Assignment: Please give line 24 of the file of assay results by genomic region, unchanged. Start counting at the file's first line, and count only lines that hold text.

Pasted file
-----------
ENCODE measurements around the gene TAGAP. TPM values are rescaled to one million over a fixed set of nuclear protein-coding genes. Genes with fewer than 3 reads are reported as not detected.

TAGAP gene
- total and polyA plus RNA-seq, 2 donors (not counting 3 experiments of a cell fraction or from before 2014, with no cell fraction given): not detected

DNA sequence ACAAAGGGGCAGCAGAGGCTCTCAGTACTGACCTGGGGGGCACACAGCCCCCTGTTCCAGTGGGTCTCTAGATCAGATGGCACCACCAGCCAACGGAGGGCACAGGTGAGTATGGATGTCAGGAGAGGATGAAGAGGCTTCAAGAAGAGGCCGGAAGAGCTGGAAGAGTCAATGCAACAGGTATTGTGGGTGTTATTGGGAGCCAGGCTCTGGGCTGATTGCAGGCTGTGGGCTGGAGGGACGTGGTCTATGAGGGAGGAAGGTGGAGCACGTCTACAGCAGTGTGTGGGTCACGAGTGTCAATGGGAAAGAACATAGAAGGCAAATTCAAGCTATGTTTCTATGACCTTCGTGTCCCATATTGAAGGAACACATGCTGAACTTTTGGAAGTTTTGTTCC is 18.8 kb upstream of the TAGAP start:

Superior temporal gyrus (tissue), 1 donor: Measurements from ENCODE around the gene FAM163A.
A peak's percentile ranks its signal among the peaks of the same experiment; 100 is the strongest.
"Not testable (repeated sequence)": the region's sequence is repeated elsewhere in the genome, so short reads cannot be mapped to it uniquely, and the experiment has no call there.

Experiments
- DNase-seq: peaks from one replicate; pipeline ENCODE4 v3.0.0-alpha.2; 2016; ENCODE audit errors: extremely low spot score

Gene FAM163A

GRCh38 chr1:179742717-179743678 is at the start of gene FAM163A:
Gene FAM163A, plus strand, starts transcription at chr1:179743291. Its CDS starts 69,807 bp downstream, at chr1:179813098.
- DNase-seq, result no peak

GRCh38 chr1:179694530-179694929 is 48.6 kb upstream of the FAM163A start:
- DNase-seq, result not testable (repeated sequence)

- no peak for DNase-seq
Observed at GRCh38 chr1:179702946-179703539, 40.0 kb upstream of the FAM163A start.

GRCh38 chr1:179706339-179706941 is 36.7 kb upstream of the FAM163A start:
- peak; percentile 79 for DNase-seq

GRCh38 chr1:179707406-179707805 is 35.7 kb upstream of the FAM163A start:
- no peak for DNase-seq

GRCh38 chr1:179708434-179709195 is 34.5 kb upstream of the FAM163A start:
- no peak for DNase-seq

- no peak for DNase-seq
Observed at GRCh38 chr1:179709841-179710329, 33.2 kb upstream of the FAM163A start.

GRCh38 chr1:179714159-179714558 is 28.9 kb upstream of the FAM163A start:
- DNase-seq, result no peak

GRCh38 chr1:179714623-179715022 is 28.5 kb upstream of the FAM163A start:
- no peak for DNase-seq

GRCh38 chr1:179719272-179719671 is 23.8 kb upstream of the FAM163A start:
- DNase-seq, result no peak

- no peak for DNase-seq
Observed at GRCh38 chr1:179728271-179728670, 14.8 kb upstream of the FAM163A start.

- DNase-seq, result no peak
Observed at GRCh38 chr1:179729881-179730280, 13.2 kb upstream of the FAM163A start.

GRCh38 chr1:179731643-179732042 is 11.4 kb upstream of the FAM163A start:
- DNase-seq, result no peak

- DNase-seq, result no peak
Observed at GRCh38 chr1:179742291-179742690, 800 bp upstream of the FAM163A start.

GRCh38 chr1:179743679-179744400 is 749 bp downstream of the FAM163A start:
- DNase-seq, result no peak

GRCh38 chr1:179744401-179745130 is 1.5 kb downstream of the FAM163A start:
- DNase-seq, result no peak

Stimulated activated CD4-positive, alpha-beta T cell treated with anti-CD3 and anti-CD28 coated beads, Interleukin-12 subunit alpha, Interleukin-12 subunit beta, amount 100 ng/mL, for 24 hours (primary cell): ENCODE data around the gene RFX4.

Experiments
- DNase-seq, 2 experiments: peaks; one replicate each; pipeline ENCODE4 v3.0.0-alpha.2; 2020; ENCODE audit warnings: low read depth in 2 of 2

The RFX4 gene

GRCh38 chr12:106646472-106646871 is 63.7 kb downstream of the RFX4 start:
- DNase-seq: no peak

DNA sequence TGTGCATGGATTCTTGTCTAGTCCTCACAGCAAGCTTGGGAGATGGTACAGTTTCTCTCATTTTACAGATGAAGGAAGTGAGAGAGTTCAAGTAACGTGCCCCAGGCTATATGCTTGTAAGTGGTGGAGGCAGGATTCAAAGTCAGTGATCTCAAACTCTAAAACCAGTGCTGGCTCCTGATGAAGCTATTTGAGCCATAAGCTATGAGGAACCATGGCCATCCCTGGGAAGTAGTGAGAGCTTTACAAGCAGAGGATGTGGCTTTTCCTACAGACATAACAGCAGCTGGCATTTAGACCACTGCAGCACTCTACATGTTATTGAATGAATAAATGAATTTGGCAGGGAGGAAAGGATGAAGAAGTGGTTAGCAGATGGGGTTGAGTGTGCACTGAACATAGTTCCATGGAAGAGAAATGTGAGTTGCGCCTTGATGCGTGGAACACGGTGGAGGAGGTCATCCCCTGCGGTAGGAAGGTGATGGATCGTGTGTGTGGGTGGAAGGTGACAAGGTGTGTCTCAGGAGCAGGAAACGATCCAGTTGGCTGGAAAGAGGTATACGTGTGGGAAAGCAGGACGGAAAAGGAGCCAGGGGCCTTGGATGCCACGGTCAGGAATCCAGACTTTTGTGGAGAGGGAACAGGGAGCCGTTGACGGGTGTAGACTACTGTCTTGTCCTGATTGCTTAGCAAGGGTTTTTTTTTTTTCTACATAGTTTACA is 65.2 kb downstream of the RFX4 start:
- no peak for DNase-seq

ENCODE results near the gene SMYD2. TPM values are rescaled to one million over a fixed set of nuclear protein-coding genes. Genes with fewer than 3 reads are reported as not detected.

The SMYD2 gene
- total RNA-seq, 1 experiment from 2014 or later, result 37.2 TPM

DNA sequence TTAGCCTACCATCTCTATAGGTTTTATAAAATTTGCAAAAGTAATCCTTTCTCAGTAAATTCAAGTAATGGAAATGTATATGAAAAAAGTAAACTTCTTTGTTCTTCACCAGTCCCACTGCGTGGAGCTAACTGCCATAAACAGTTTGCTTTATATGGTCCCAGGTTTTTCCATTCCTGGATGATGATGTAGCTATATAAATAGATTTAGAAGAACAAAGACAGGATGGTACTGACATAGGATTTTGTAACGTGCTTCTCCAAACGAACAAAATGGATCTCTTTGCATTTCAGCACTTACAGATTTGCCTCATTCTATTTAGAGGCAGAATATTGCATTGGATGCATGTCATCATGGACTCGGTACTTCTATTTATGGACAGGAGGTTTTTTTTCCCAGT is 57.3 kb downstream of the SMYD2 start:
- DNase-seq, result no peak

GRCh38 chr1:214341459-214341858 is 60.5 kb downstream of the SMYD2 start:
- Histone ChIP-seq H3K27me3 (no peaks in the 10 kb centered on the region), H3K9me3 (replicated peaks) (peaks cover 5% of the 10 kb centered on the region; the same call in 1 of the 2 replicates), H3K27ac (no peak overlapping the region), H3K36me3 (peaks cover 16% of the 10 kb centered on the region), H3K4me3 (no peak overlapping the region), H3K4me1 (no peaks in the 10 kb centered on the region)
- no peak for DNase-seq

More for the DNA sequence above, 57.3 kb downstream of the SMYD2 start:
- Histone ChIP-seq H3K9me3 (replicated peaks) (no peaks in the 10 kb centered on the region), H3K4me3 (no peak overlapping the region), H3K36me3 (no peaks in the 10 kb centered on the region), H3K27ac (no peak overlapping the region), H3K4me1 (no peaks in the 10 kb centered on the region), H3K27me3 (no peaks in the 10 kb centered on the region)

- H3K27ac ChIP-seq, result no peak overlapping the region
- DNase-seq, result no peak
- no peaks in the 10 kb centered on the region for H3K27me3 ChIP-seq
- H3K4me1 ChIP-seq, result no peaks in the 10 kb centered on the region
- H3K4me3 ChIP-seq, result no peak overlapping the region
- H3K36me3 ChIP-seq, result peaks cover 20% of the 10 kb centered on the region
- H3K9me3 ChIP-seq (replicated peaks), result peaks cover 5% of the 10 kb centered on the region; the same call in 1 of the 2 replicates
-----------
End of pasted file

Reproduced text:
- no peak for DNase-seq